Justice Scalia’s subsequent product liability preemption decision, Bruesewitz v. Wyeth LLC, 562 U.S. 223 (2011), again found state law claims preempted by federal law. There, writing for the majority, Justice Scalia held that a preemption provision in the National Childhood Vaccine Injury Act barred state law design-defect claims against vaccine manufacturers. Even more than in Riegel, Justice Scalia parsed the statutory text, which insulates vaccine manufacturers from liability “if the injury or death resulted from side effects that were unavoidable even though the vaccine was properly prepared and was accompanied by proper directions and warnings.” Justice Scalia read the text to mean that the design of the vaccine was not subject to tort litigation. In addition, he said, the act contained a legitimate “quid pro quo:” vaccine manufacturers fund the federal administrative compensation scheme in exchange for avoiding costly tort litigation and the occasional runaway verdict. The justice underscored that as a practical matter, taxing manufacturers while leaving them subject to liability for defective design “would hardly coax manufactures back into the market.”

This decision, too, left its mark on the product liability field. First, although Justice Scalia focused on the text, the result struck an important policy balance in favor of protecting vaccine manufacturers and thereby encouraging them to continue making vaccines. Second, as in Bruesewitz, the Court declined to validate any presumption against preemption. Finally, in both of his product liability preemption decisions, Justice Scalia signaled the promise of more protection for defendants, who could thereby market drugs for consumers’ benefit. He also voted this way in other leading preemption decisions, such as PLIVA Inc. v. Mensing, 131 S. Ct. 2567 (2011) (holding that federal law applicable to generic drug manufacturers preempts state law failure-to-warn claims) and Mutual Pharmaceutical Co. v. Bartlett, 133 S. Ct. 2466 (2013) (holding that federal law preempts state law design-defect claims against generic drug manufacturers that turn on the adequacy of a drug’s warnings).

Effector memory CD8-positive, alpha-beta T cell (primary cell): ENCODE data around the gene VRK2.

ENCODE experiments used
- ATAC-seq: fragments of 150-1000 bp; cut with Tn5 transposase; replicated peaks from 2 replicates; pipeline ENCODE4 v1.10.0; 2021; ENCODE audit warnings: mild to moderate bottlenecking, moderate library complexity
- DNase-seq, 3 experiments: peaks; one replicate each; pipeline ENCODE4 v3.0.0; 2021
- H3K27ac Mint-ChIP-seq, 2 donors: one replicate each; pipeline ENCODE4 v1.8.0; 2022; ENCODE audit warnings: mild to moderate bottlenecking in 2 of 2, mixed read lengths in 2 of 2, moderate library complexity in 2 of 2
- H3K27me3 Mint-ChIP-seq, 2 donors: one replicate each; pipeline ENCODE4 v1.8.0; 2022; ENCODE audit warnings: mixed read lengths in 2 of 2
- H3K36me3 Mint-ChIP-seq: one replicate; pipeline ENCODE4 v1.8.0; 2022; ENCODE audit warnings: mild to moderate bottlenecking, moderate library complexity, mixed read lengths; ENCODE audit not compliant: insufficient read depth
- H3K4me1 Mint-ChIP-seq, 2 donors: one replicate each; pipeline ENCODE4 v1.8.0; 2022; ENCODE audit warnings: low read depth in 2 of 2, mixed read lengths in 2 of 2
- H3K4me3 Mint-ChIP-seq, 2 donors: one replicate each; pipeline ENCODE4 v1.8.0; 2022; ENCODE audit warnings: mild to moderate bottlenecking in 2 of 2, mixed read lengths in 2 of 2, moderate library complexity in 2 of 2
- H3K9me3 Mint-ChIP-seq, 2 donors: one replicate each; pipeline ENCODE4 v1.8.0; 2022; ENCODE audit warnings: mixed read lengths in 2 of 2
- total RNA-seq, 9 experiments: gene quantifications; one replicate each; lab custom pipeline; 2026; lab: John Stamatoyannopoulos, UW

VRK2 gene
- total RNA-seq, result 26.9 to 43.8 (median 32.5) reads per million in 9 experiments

Justice Scalia’s other decisions that bear mention here curtailed the use of class actions and decided important issues applicable to product liability law.

The first of these cases is the well-publicized Wal-Mart Stores Inc. v. Dukes, 564 U.S. 338 (2011). Dukes involved employment discrimination claims asserted on behalf of 1.5 million current and former female employees. Dukes alleged that the discretion exercised by local supervisors concerning pay and promotion discriminated against women in violation of Title VII. Not a single justice believed that certification of this behemoth class was appropriate under the Federal Rules of Civil Procedure. But for our purposes, the analysis in Justice Scalia’s majority opinion merits further discussion.

Justice Scalia’s analysis of the commonality requirement of Federal Rule 23 includes important lessons applicable to all putative class actions. Per usual, Justice Scalia looked to the relevant text, which required a plaintiff to establish that “there are questions of law or fact common to the class.” But Justice Scalia also fell back on a common-sense approach because any competent plaintiff could craft a complaint that literally asserts common questions. Although this requirement had been seen as a relatively easy hurdle, the majority gave it teeth. Specifically, the putative class claims “must depend upon a common contention ... of such a nature that it is capable of classwide resolution.” In other words, determination of that common question must “resolve an issue that is central to the validity of each one of the claims in one stroke.” The centrality requirement means that lower courts can no longer find commonality satisfied when any conceivable, tangential issue exists. This decision thus imposes meaningful requirements to reign in out-of-control class actions, including in the product liability context.